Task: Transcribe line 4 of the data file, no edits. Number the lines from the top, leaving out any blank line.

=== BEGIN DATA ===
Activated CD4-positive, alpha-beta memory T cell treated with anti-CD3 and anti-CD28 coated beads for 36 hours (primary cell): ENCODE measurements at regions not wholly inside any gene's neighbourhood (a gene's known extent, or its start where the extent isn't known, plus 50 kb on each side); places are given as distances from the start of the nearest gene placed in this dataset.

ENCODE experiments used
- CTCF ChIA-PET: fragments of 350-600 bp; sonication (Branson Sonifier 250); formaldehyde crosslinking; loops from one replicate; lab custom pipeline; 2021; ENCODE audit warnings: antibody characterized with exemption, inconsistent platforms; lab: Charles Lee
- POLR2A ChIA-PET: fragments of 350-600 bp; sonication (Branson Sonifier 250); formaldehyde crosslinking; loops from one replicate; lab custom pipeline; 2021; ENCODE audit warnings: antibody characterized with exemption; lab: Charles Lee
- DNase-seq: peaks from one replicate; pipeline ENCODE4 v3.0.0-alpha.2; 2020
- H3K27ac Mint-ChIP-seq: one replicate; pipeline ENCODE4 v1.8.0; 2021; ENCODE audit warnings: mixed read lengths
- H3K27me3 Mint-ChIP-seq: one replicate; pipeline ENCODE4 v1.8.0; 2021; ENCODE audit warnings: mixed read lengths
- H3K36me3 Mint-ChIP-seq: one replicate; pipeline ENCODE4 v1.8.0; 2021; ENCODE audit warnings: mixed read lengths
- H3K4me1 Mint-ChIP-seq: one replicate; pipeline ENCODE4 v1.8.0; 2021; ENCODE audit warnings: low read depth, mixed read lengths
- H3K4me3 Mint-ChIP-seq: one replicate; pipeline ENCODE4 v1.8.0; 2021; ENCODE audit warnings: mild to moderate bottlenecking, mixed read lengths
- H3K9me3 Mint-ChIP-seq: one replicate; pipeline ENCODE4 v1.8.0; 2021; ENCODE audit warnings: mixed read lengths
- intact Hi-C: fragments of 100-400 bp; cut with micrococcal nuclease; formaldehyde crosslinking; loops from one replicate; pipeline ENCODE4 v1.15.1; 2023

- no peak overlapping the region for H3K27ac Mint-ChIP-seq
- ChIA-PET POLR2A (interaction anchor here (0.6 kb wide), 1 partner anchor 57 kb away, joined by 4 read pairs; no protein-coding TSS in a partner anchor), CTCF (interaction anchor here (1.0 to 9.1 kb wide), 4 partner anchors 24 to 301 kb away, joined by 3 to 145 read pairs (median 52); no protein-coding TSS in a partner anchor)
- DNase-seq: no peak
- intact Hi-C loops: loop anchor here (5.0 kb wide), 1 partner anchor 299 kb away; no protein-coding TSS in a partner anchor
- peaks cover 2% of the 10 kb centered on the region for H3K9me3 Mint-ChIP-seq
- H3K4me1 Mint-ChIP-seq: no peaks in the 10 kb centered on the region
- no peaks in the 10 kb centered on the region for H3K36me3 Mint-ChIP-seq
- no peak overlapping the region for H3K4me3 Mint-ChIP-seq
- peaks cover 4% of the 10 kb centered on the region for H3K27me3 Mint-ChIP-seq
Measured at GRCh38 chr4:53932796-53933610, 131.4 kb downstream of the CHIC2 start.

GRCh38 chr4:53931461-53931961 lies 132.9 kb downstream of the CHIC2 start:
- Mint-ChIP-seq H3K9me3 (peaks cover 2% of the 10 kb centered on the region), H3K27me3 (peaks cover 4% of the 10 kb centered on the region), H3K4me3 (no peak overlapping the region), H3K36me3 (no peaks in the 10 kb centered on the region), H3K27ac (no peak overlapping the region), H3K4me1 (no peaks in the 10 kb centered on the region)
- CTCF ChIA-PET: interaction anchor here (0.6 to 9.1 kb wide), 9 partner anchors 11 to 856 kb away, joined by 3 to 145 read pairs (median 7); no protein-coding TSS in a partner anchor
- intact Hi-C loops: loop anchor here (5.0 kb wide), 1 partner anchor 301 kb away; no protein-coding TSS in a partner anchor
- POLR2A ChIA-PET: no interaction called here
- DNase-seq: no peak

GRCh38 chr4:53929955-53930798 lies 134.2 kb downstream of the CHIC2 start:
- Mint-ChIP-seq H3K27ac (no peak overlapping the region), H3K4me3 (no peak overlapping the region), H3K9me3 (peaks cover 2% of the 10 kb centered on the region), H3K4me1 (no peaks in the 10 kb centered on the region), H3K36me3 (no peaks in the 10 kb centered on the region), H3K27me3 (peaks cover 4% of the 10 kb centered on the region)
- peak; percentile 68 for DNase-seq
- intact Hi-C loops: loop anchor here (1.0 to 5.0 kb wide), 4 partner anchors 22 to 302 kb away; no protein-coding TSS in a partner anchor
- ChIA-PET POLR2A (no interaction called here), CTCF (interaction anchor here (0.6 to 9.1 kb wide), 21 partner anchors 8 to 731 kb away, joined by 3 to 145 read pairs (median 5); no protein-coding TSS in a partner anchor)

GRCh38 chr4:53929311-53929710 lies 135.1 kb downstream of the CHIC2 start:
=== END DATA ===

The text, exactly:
- POLR2A ChIA-PET: fragments of 350-600 bp; sonication (Branson Sonifier 250); formaldehyde crosslinking; loops from one replicate; lab custom pipeline; 2021; ENCODE audit warnings: antibody characterized with exemption; lab: Charles Lee